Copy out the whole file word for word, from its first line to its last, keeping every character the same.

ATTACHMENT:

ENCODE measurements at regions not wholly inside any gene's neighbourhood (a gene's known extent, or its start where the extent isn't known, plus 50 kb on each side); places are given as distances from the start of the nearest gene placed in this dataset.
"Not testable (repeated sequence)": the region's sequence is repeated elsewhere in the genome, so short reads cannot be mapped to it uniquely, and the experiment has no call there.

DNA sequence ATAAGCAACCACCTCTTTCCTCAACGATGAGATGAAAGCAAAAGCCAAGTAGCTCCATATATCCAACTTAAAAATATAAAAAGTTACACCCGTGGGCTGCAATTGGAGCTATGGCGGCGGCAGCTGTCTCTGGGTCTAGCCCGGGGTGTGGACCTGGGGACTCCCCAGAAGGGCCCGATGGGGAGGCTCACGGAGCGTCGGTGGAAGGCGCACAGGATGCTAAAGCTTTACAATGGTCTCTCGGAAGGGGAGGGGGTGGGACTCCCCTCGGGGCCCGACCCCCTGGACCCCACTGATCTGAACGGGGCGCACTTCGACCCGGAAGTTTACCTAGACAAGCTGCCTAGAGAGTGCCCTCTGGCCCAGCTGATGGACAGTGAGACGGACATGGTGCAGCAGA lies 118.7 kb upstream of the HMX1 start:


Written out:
ENCODE measurements at regions not wholly inside any gene's neighbourhood (a gene's known extent, or its start where the extent isn't known, plus 50 kb on each side); places are given as distances from the start of the nearest gene placed in this dataset.
"Not testable (repeated sequence)": the region's sequence is repeated elsewhere in the genome, so short reads cannot be mapped to it uniquely, and the experiment has no call there.

DNA sequence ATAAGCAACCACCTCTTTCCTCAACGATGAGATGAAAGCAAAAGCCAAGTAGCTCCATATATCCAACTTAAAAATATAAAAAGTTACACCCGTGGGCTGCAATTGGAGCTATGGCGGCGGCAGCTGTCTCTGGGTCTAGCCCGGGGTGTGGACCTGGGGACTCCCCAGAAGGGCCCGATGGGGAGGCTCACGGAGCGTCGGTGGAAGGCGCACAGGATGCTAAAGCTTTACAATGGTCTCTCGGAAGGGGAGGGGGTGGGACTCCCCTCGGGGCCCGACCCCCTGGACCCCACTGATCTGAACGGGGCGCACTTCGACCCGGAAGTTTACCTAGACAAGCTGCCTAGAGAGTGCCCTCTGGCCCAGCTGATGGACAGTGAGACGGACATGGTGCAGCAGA lies 118.7 kb upstream of the HMX1 start: